July 22, 2003
The staff of the Committee on Open Government is authorized to issue advisory opinions. The ensuing staff advisory opinion is based solely upon the information presented in your correspondence.
I have received your letter in which you complained that you have written without success to both Governor Pataki and the Office of the Mayor of New York City to request copies of "the 'Moreland Acts' Commission reports (all 4) concerning the N.Y.C. Board of Education findings." You added that you "would also like the findings" of several other state and city agencies, as well as the FBI.
In this regard, it is noted at the outset that the Committee on Open Government is authorized to offer advice and opinions involving public access to records of entities of state and local government in New York, primarily in relation to the state's Freedom of Information Law. Since you referred to the FBI, I point out that the federal Freedom of Information Act (5 USC §552) is the statute that generally pertains to rights of access to records of federal agencies. That being so, the following comments will pertain only to agencies of state and local government subject to state law.
First, requests should be made to the agencies that you believe maintain the records of your interest. For instance, if it is your understanding that a particular report was prepared by or is in possession of the New York City Commission on Human Rights, a request should be made to that agency. Further, pursuant to the regulations promulgated by the Committee (21 NYCRR Part 1401), each agency is required to designate one or more persons as "records access officer." The records access officer has the duty of coordinating an agency's response to requests for records, and requests should ordinarily be made to him or her. When seeking records, §89(3) of the Freedom of Information Law requires that an applicant "reasonably describe" the records. Therefore, a request should contain sufficient detail to enable agency staff to locate and identify the records.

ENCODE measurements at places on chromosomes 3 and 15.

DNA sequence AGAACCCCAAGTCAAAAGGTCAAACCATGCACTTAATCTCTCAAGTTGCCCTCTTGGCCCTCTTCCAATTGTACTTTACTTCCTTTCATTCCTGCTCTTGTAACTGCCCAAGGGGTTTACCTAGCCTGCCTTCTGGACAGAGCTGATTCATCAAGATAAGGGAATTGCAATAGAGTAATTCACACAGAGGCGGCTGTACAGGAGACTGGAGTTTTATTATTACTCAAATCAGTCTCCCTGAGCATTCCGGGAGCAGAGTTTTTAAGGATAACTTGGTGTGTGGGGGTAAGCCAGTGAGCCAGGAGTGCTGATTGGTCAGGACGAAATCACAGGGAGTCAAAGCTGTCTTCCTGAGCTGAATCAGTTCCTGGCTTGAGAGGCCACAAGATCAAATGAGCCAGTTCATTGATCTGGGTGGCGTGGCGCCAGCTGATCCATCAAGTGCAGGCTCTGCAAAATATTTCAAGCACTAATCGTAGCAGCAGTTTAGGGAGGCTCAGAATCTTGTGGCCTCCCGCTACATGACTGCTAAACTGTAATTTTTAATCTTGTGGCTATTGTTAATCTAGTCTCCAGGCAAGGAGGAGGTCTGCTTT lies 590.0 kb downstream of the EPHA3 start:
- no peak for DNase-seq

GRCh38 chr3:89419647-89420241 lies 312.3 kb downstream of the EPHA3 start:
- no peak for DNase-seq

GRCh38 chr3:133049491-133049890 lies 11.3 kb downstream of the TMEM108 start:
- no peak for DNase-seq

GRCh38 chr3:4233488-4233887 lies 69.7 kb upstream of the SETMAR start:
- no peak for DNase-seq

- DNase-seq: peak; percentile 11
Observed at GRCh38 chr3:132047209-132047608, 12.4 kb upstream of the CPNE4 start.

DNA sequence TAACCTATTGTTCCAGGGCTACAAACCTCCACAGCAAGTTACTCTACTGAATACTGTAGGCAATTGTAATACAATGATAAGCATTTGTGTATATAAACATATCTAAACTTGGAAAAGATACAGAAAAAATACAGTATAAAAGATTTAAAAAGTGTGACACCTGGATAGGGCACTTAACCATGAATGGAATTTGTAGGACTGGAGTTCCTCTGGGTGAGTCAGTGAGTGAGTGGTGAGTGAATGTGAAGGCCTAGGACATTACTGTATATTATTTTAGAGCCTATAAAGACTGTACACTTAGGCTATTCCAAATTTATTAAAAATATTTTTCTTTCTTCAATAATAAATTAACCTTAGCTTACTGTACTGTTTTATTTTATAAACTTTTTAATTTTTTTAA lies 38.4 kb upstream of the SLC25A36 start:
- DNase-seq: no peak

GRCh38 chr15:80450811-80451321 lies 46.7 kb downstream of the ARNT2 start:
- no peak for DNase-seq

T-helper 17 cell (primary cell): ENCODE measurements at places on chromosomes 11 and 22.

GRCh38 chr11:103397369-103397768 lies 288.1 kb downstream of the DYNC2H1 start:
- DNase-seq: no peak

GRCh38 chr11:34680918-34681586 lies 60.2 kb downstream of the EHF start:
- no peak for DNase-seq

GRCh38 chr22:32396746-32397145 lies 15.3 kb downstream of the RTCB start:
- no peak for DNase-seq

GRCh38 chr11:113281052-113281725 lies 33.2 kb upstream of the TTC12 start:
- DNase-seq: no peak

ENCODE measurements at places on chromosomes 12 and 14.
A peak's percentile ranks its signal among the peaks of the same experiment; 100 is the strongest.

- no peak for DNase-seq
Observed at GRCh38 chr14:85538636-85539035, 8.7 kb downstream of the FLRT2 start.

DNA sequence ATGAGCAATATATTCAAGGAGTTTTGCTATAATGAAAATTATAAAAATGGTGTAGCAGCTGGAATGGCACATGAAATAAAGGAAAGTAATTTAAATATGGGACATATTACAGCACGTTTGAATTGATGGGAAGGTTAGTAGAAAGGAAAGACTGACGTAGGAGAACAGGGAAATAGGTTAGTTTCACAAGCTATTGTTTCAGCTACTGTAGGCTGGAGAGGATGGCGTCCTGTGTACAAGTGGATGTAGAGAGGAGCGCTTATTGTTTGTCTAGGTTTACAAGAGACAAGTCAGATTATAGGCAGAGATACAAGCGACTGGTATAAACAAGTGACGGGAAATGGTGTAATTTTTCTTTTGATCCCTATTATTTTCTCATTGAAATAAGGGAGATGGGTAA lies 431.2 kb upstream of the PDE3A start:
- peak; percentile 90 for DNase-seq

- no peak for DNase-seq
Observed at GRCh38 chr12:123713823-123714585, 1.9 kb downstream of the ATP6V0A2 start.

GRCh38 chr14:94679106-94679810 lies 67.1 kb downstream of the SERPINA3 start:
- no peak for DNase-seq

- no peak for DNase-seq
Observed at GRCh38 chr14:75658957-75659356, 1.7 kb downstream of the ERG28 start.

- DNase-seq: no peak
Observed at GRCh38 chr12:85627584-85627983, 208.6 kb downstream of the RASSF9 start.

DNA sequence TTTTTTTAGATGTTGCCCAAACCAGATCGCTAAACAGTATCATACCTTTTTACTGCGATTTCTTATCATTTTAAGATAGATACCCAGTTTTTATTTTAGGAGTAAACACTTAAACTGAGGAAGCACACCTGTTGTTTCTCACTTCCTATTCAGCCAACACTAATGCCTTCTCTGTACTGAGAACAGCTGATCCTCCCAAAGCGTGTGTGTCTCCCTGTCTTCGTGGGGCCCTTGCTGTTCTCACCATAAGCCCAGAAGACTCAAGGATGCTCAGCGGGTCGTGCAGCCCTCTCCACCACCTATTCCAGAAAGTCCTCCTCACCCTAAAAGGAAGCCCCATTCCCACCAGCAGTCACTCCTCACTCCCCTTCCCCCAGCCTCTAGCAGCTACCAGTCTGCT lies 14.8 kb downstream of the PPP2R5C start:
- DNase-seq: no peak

Second, the Freedom of Information Law provides direction concerning the time and manner in which agencies must respond to requests. Specifically, §89(3) of the Freedom of Information Law states in part that:
"Each entity subject to the provisions of this article, within five business days of the receipt of a written request for a record reasonably described, shall make such record available to the person requesting it, deny such request in writing or furnish a written acknowledgement of the receipt of such request and a statement of the approximate date when such request will be granted or denied..."
If neither a response to a request nor an acknowledgement of the receipt of a request is given within five business days, or if an agency delays responding for an unreasonable time after it acknowledges that a request has been received, a request may, in my opinion, be considered to have been constructively denied [see DeCorse v. City of Buffalo, 239 AD2d 949, 950 (1997)]. In such a circumstance, I believe that the denial may be appealed in accordance with §89(4)(a) of the Freedom of Information Law. That provision states in relevant part that: